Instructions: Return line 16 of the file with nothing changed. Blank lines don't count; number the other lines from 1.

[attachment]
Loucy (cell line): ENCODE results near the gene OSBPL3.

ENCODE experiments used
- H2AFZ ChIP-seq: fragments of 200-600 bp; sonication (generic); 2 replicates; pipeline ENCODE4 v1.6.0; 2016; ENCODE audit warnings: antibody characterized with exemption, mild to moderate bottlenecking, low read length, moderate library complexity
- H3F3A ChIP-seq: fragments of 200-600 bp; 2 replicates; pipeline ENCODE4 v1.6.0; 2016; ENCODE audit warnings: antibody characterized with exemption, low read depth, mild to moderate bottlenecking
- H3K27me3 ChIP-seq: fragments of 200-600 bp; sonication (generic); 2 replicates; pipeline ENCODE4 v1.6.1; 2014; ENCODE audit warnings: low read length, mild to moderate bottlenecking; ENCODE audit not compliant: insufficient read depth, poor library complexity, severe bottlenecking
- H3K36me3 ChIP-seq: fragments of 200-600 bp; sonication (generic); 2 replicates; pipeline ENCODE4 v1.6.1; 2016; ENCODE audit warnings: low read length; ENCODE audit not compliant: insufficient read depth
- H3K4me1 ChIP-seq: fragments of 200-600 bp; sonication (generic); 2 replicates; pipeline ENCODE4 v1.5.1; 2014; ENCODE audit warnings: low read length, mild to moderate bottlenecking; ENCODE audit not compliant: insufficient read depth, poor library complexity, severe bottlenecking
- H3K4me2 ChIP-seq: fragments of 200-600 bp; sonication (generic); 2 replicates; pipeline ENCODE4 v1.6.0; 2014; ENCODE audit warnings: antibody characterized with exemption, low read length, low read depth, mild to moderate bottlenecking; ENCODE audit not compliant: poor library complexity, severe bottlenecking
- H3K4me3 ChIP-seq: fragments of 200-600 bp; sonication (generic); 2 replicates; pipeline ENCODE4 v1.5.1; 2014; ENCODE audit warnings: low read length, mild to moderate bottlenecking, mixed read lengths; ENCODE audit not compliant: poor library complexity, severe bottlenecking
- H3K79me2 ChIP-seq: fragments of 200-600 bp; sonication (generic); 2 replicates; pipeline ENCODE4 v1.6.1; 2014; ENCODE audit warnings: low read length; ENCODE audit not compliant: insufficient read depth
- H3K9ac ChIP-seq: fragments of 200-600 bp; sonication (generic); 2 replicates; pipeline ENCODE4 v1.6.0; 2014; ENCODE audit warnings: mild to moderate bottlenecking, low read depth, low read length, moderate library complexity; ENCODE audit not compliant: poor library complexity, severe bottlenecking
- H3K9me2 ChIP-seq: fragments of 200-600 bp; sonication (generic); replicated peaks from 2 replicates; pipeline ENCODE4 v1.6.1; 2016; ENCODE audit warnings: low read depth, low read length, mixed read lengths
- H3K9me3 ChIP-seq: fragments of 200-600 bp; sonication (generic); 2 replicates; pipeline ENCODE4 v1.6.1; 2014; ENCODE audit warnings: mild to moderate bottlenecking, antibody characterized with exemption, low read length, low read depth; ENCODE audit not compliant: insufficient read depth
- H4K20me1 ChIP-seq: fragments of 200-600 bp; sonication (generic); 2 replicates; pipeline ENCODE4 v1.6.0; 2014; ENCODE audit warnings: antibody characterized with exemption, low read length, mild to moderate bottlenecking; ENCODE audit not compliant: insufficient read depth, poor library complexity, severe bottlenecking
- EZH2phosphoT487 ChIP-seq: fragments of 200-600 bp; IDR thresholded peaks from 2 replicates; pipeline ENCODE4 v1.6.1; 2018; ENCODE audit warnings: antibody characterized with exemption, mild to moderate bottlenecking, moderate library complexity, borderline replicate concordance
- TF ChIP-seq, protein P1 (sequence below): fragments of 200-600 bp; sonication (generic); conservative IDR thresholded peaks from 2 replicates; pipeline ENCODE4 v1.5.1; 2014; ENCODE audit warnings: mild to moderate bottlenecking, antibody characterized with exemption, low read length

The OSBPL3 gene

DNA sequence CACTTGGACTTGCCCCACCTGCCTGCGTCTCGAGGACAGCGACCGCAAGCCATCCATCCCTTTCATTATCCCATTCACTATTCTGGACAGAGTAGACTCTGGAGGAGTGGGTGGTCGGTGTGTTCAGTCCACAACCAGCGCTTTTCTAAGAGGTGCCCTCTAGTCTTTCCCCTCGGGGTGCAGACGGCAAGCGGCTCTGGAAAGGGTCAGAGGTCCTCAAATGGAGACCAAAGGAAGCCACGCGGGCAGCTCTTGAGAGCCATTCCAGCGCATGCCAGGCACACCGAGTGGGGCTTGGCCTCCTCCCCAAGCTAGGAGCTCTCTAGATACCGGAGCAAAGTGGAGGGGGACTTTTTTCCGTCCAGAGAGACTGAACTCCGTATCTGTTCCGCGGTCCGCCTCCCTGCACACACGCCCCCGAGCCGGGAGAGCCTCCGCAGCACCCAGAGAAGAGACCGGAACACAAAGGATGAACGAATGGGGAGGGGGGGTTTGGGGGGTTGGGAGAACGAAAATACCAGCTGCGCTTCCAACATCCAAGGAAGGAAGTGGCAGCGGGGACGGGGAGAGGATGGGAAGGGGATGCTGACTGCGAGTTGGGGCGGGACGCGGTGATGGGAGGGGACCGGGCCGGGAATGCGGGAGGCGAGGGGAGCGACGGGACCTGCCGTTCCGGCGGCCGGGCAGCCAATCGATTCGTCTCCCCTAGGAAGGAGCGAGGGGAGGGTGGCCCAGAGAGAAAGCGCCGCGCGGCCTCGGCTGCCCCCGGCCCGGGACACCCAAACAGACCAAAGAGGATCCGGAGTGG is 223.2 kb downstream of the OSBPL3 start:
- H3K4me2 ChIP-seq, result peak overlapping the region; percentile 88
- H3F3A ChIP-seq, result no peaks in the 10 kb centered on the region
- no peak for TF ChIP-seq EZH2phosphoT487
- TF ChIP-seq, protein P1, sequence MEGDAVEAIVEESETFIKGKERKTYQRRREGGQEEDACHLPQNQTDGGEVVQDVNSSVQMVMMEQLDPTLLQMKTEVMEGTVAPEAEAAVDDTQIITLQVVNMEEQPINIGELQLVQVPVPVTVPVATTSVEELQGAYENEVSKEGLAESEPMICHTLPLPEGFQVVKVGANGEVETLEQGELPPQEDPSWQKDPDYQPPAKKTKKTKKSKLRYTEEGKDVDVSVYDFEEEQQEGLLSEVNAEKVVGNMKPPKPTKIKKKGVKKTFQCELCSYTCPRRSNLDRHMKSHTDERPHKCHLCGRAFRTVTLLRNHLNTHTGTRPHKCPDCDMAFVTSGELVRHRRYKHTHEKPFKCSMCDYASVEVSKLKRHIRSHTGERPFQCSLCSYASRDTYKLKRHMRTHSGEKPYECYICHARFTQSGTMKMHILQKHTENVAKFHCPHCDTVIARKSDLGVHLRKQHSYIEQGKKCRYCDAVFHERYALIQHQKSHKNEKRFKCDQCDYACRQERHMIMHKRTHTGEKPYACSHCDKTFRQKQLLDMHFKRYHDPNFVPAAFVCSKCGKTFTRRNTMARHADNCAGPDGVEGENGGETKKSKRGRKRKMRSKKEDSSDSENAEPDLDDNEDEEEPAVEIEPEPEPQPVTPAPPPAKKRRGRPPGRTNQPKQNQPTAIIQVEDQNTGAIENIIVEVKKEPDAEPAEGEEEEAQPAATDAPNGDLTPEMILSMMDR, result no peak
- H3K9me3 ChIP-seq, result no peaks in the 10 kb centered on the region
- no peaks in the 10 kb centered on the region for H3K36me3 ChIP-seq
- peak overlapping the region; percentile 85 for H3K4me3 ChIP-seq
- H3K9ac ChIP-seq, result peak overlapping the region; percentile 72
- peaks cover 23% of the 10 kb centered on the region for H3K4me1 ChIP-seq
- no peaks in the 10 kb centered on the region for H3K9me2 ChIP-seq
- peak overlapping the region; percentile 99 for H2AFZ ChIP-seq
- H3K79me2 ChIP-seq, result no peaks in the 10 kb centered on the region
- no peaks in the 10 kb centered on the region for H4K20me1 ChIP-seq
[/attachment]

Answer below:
- TF ChIP-seq, protein P1 (sequence below): fragments of 200-600 bp; sonication (generic); conservative IDR thresholded peaks from 2 replicates; pipeline ENCODE4 v1.5.1; 2014; ENCODE audit warnings: mild to moderate bottlenecking, antibody characterized with exemption, low read length